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The so-called “Middle Ages” (media æva) were the mediating ages of European intellectual history, whose commentaries, protocols, palimpsests, and marginalia anticipated the forms and practices of digital media. Edited by Thora Brylowe and Stephen Yeager, this ground-breaking collection of essays calls for a new, intermedial approach to old media periodizations and challenges the epochs of “medieval,” “modern,” and “digital" with the goal of enabling new modes of historical imagining. Essays in this volume explore the prehistory of digital computation; the ideology of media periodization; global media ecologies; the technics of manuscript tagging; the haptic negotiations of authority in medieval epistolarity; charisma; and pedagogy. Old Media and the Medieval Concept forges new paths for traversing the broad networks that connect medieval and contemporary media in both the popular and the scholarly imagination. By illuminating these relationships, it brings the fields of digital humanities, media studies, and medieval studies into closer alignment and provides opportunities for re-evaluating the media ecologies in which we live and work now. 

"This collection is a gift to any teachers of cultural and social history, regardless of the epoch on which they focus. The fact that this book can be read in many directions--as a book about the theory of media, about manuscripts, about inscribed objects or about the digital world--makes it an instant scaffolding for many university courses. This is only strengthened by the citation practice which is open and inclusive as well as the diverse bibliography."

-Mateusz Fafinski in The Medieval Review, 22 May 2022


October 2021
Edited by Thora Brylowe & Stephen Yeager
$59.95 CAD/USD
Series: Media Before 1800
978-1-988111-28-5 | Paper
978-1-988111-29-2 | E-book
[Links to our Canadian distributor, UBC Press]
[Links to our US distributor, University of Chicago Press]

Old Media and the Medieval Concept successfully brings the richness of pre-modern media history into closer and more productive conversation with the field of media studies. This is vital work, since the orientation of media studies is often presentist or futurist, while manuscript studies, which is all that narrow understandings of ‘premodern media history’ might seem to include, has sometimes neglected the insights of media theorists working mostly with later material. By cleverly refiguring the ‘Middle Ages’ as the ‘mediating ages’ between the classical and Biblical texts that medieval manuscripts often contain or reference, and a later, putatively more enlightened historical moment, this volume’s distinguished contributors demonstrate that the histories, ecologies, and archaeologies of medieval media offer a vital means of understanding both then and now.”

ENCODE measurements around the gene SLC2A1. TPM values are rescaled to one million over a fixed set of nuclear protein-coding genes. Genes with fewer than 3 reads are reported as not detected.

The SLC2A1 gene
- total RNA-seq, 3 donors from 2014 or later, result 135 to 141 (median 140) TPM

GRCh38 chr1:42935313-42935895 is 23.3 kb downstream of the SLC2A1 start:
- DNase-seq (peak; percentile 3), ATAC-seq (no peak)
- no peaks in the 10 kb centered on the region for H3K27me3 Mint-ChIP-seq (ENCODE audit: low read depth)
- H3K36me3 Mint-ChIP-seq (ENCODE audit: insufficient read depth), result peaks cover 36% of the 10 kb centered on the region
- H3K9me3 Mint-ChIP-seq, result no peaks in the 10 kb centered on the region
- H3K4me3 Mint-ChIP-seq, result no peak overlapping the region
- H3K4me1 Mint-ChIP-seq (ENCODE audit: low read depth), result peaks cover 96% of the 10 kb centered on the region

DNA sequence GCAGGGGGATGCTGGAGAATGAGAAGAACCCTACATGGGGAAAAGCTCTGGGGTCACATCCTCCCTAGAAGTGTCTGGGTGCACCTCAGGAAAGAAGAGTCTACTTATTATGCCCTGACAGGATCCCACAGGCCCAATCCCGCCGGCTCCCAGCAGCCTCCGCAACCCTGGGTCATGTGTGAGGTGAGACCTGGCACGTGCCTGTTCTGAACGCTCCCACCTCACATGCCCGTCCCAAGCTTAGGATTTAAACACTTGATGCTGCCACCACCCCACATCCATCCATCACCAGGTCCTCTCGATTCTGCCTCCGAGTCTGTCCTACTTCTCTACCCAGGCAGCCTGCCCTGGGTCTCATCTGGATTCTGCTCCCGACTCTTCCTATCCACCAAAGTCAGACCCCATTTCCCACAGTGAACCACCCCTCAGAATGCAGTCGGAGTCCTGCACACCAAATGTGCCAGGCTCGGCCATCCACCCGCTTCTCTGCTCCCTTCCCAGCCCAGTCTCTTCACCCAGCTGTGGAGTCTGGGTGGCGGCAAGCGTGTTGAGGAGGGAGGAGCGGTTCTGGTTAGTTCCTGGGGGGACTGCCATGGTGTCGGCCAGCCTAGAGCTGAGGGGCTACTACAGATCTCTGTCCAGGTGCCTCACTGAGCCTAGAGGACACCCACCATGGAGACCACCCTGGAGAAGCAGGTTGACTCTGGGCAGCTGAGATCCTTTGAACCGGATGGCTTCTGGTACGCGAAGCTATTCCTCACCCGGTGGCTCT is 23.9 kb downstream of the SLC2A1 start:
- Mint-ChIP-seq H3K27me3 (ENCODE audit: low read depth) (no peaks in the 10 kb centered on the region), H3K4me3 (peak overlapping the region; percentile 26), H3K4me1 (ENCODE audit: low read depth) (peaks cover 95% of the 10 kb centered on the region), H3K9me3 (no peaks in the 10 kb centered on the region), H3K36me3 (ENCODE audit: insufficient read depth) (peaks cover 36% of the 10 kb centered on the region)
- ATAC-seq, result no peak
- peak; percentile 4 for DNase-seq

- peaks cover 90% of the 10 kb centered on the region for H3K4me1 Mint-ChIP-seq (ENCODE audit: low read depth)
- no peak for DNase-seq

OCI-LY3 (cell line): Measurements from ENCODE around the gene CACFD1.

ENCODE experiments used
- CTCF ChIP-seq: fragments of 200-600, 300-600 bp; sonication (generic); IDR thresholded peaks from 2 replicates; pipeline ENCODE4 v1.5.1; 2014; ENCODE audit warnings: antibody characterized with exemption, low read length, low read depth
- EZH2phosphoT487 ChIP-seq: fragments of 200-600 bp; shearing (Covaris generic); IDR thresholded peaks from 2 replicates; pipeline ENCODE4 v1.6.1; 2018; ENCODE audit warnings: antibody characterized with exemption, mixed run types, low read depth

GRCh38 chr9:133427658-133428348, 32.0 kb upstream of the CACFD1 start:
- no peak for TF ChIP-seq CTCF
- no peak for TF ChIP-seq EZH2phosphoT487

-Arthur Bahr, MIT

“From colonial coconut cups to mnemonic verse tags in manuscripts, Old Media and the Medieval Concept unearths a rich hoard of early media and brings them into dialogue with our present moment. The result is a vibrant collection that transgresses boundaries of period, place, and field. Media historians will look to this book, and the series it inaugurates, as a lodestar pointing us toward what the field could be: theoretically engaged, historically acute, and always attentive to the politics of our work.”
-Whitney Trettien, University of Pennsylvania


Series Preface: Media Before 1800 | Stephen Yeager, Fiona Somerset, &
   Daniel T. Kline
Introduction: The Medieval/Media Concept | Thora Brylowe &
   Stephen Yeager
Part I: Long Durations
Genesis of the Digital Concept | Brandon W. Hawk
Protocol and Regulation: Controlling Media Histories | Stephen Yeager
The Coconut Cup as Material and Medium: Extended Ecologies |
   Kathleen Kennedy
Part II: Affective Accordances
Multimedia Verse | Fiona Somerset
Ex Illo Tempore: Time, Mediation, and the Ars Dictaminis in Letter 65 by
   Peter the Venerable | Jonathan M. Newman
The Gloss on Genesis and Authority in the Cathedral Schools |
   Alice Hutton Sharp

Thora Brylowe is Associate Professor of English at the University of Colorado Boulder. She is a member of the Multigraph Collective and the author of Romantic Art in Practice: Cultural Work and the Sister Arts, 1760–1816.

Stephen Yeager is Associate Professor of English at Concordia University. He is the author of From Lawmen to Plowmen: Anglo-Saxon Legal Tradition and the School of Langland.

Contributors: Brandon W. Hawk; Stephen Yeager; Kathleen E. Kennedy; Fiona Somerset; Jonathan M. Newman; Alice Hutton Sharp.

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